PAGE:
Johan Fabricius

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Fabricius (right) at the Italian front (1915)

Johan Wigmore Fabricius (24 August 1899 – 21 June 1981) was a Dutch writer, journalist and adventurer.

Fabricius was born in Bandung, Java. He wrote approximately 60 books, among them many books for children, including De Scheepsjongens van Bontekoe (1924),[1] which was reprinted 28 times as of 2003.[2]

Biography[edit]

Johan Fabricius was born in Bandung, Dutch East Indies, to Jan Fabricius and Minke Dornseiffen. His father was a journalist and a successful playwright, which facilitated Johan's entry into the arts. He was a tall and handsome man, charming and successful with women, and had an aptitude for various arts. Until the age of fourteen he spent most of his time in the Dutch East Indies (ten years in all) and would return for brief visits throughout his life, maintaining a strong connection to the area.

His schooling was varied; he was educated in different places in the Indies and the Netherlands, and briefly in Paris, and in the fall of 1914 he enrolled in the Hogere Burgerschool in The Hague, but soon left for the Academie van Beeldende Kunsten, where he showed a great talent for portraits, later illustrating his own books. The success of the series De wondere avonturen van Arretje Nof, a series of five books advertising for the Nederlandsche Oliefabrieken (since 1928 part of Unilever), was due in part to his illustrations. In 1925 he married Ruth Freudenburg, and the couple had three children.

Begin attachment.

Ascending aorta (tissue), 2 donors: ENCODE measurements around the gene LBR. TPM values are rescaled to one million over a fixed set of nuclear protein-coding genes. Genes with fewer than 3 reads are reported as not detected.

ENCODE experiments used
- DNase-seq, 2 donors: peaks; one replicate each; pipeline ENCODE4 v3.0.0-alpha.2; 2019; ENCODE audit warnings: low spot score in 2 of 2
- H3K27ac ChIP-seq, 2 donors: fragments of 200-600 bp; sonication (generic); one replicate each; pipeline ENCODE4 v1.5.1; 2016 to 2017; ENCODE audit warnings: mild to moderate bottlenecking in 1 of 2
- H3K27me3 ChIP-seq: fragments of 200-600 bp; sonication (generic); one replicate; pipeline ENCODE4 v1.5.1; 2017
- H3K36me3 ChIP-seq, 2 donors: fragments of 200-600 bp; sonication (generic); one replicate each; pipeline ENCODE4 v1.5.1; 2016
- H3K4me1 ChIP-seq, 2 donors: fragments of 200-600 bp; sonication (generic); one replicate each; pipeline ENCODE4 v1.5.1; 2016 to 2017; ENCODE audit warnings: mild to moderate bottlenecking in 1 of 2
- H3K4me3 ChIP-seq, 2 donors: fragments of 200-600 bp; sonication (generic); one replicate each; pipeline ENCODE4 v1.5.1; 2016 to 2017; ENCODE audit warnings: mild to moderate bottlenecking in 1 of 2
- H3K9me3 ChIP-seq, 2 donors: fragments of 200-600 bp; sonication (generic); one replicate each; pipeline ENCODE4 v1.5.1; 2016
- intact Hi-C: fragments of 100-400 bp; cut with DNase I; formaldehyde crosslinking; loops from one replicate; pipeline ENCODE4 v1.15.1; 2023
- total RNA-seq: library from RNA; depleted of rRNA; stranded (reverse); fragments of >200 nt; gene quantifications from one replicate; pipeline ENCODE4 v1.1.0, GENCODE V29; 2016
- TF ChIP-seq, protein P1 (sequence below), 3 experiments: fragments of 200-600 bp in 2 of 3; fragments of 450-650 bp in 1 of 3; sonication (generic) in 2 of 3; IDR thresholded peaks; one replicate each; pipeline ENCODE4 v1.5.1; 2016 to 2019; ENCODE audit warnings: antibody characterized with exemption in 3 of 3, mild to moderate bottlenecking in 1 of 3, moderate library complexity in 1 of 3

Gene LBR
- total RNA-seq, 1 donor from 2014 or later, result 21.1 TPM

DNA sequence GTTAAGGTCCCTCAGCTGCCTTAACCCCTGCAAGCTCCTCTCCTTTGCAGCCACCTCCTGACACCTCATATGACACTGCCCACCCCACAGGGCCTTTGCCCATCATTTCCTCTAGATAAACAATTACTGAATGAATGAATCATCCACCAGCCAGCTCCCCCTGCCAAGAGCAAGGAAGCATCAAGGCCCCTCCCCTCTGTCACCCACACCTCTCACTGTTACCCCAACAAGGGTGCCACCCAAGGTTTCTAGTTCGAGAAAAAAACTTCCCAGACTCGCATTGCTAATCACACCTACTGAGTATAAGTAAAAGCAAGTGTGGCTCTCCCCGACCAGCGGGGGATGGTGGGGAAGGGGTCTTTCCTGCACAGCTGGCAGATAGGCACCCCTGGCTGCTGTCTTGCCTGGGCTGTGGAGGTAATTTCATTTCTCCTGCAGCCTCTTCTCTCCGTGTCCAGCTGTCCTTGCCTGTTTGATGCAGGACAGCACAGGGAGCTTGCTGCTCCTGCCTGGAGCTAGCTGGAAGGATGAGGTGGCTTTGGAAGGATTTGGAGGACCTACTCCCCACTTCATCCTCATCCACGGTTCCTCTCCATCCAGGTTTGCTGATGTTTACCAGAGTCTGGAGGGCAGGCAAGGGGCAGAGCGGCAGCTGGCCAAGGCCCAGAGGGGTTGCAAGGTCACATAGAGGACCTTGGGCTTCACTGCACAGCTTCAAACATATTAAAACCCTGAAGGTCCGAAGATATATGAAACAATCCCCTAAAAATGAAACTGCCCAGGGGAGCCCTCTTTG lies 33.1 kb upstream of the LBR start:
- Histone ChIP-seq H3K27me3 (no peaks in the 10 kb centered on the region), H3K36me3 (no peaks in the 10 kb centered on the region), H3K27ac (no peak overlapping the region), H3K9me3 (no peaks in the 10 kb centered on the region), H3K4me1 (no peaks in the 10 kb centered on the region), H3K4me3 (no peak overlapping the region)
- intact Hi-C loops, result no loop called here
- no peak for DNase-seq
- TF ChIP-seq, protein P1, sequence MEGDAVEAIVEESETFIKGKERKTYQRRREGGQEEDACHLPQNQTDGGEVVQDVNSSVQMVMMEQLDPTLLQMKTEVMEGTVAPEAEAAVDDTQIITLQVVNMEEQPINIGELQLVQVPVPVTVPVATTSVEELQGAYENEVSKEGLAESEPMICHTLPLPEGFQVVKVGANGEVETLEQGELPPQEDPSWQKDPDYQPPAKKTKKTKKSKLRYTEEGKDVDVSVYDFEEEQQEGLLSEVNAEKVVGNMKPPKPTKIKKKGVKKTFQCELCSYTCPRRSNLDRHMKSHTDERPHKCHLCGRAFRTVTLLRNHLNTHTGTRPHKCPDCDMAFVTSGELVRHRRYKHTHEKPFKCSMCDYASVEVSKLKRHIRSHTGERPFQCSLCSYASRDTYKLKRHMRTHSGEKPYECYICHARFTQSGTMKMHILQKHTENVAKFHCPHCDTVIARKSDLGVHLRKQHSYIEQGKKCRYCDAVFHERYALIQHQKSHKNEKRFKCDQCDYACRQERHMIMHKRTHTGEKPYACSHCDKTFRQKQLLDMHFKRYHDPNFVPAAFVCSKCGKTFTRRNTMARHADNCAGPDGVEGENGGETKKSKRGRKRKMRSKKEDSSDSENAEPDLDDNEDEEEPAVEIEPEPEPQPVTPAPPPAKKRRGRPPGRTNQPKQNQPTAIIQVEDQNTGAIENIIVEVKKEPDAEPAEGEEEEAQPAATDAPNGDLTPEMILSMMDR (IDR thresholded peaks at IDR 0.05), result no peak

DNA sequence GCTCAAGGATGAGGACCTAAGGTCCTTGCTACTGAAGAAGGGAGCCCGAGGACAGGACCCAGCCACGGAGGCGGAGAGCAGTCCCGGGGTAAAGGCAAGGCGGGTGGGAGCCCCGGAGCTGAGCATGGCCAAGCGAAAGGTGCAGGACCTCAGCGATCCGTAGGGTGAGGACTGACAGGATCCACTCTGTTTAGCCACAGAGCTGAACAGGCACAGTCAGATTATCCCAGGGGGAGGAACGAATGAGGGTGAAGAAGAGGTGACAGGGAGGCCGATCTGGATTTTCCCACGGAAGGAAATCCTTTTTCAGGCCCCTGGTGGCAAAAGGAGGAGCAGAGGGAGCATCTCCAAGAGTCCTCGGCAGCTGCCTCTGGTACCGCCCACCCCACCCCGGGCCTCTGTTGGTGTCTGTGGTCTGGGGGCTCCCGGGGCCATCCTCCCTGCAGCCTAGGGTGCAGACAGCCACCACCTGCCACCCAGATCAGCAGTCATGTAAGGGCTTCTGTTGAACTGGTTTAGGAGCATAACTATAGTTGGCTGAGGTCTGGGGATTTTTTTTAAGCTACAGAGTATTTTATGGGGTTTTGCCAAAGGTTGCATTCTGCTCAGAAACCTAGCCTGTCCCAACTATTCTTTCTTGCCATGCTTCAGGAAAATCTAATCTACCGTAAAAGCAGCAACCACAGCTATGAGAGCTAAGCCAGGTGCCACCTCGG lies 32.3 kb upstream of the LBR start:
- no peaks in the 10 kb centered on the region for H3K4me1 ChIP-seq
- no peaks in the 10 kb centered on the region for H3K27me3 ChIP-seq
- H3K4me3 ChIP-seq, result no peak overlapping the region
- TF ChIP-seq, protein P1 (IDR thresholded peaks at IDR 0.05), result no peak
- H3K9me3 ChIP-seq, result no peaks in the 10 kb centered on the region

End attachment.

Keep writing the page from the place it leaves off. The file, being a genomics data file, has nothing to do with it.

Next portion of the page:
After his years in The Hague, Fabricius was eager for adventure and joined the Austrian army as a war painter. He spent a few months on the Pavia front, where mostly Bosnian soldiers were engaged with Italian troops. Some of his lively letters home were published in the literary magazine De Gids. In 1922 he managed to get Eiko van den Reigerhof, his first novel, published; it had been written a few years earlier. By that time Fabricius was trying his hand as an illustrator, painter, stage actor, and costume designer. Following in his father's footsteps he wrote plays, some of which were actually staged.

His breakthrough as a writer was Het meisje met de blauwe hoed, a humorous novel about a soldier's life based on his experiences in the military. The book was a commercial success, and was adapted for the movie screen in 1934; in 1974 it was adapted to a musical for television. His De scheepsjongens van Bontekoe (1934) was to become his best-known book; based on the real-life experiences of a 17th-century Dutch captain, Willem Bontekoe, who was shipwrecked on the way to the Indies, it became a best-seller after a slow start. The three fictional characters who set sail with Bontekoe allowed for easy identification for a young audience; statues of the three adorn the harbor of Hoorn since 1968.